Man checks the thickness of the ice on Meredith Bay

While “ice-in” was official declared on Lake Winnipesaukee on Sunday, officials strongly recommend using caution because the ice is still thin in many areas. In Meredith Bay on Monday as bubblers kept the water circulating around the town docks, to prevent ice from forming, a resident was spotted testing the ice thickness near shore on the opposite side of the bay.

LACONIA — While “ice-in” has officially been declared on Lake Winnipesaukee, authorities are reminding people who want to venture out to check the ice thickness to ensure they don’t encounter unstable areas that are masked by snow.

Dave Emerson of Emerson Aviation based at Laconia Municipal Airport declared that the state’s largest lake had iced over in a Facebook posting Sunday afternoon.

While “The Broads,” the widest expanse of the lake, is no longer open water, Emerson cautioned that in many places the ice remains weak and snow-covered.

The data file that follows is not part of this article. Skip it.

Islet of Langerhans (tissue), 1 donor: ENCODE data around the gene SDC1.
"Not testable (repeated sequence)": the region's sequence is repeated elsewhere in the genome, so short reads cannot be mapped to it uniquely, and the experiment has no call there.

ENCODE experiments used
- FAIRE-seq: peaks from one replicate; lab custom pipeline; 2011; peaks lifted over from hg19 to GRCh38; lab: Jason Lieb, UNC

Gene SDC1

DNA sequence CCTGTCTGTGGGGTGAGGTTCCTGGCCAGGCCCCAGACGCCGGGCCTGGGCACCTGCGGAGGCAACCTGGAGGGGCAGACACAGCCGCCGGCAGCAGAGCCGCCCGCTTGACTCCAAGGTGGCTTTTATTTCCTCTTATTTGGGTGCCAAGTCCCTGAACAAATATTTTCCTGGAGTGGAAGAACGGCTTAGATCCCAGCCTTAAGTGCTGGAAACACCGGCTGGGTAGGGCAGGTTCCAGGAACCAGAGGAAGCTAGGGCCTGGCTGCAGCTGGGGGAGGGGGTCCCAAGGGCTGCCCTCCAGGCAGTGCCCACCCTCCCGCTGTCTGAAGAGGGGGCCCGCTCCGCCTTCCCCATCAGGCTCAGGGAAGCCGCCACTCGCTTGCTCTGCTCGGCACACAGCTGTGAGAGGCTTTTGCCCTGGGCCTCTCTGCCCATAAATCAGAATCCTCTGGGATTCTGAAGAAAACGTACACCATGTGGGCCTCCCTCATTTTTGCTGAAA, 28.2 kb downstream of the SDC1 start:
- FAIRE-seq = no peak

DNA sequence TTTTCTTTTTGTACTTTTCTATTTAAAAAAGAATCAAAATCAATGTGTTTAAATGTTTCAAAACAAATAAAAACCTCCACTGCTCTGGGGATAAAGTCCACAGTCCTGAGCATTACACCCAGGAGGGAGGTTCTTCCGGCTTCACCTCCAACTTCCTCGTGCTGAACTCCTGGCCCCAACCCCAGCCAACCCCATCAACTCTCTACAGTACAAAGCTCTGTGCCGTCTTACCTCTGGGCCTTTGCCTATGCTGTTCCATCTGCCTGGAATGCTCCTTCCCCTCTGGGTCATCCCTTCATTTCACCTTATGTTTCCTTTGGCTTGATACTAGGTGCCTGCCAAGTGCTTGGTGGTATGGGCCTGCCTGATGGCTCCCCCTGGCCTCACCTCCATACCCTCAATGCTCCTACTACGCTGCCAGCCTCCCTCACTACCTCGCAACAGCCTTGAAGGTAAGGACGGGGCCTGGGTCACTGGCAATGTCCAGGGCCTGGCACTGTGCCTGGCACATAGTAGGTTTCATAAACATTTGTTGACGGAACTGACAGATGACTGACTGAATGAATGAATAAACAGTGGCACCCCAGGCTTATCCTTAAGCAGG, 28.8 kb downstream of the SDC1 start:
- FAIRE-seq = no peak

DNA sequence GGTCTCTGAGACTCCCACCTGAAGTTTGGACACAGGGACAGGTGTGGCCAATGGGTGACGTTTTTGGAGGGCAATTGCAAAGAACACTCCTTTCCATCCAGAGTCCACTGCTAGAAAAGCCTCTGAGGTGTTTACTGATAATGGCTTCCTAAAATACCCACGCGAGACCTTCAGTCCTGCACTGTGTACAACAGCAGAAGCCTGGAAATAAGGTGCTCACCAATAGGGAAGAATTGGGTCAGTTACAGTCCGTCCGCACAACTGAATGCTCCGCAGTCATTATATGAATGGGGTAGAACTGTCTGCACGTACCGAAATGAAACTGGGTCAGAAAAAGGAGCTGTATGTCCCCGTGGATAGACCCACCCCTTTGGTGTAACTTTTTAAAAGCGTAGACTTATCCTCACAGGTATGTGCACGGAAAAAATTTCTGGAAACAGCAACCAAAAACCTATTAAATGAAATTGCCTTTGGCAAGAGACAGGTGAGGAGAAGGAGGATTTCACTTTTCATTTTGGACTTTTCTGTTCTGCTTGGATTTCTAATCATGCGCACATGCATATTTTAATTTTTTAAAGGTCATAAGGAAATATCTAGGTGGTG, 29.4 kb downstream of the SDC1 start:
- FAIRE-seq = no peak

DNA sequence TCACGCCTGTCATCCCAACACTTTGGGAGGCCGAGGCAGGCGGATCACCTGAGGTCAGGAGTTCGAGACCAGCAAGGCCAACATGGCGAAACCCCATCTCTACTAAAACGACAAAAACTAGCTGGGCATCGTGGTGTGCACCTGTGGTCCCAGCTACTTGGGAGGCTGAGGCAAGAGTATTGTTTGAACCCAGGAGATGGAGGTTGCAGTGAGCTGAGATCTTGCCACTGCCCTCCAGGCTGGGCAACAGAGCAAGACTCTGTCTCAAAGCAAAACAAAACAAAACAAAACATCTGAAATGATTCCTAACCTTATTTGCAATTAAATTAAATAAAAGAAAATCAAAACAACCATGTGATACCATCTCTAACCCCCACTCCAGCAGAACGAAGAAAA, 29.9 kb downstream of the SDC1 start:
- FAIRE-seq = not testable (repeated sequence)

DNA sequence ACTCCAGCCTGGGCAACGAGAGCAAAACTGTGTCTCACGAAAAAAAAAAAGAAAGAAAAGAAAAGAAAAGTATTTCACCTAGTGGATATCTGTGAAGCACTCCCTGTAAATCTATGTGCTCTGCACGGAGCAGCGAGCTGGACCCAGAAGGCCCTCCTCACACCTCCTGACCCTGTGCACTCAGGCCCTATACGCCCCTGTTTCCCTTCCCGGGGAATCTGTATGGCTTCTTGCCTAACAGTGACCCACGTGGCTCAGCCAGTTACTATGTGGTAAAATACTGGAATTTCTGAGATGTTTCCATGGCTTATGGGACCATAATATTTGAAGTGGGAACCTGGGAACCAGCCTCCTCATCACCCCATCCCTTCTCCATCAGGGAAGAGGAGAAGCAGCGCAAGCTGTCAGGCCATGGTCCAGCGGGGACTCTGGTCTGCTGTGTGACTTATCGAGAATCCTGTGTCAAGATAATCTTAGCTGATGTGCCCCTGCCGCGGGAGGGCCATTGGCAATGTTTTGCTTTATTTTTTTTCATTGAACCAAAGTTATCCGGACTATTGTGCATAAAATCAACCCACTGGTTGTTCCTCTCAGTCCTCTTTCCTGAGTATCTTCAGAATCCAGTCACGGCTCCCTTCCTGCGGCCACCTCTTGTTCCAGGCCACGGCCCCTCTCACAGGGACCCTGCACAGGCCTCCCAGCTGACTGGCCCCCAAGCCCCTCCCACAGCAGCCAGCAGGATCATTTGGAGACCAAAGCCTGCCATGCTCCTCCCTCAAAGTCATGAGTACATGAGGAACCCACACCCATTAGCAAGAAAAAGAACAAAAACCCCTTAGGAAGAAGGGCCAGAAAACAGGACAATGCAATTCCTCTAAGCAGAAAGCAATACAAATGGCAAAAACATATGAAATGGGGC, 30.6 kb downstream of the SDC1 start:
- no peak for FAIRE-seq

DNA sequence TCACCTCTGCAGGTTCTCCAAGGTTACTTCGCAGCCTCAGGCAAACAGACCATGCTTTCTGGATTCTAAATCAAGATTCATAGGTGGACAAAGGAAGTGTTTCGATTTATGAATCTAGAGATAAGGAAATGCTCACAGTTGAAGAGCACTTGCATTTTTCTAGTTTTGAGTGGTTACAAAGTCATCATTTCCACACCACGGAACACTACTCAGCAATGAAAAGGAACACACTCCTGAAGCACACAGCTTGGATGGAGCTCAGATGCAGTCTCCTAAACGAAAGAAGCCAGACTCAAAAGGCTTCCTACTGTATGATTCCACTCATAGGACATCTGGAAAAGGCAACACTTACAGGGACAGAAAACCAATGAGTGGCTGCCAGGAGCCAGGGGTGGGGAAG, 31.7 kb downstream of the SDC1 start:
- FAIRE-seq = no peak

“We definitely need more cold weather to allow venturing out for recreational use. People need to always check ice conditions,” he said.

Though all ice is potentially dangerous, the U.S. Army Cold Regions Research and Engineering Laboratory in Hanover offers a “rule of thumb” on ice thickness:

There should be a minimum of 6 inches of hard ice before individual foot travel, and 8 to 10 inches of hard ice for snow machine or All-Terrain Vehicle travel.

A water body’s size, depth, temperature, currents, springs and wind exposure all affect ice formation, according to the state Fish and Game Department. Snow cover before a prolonged stretch of cold weather can insulate ice from the frigid temperatures and slow its formation, Fish and Game warns.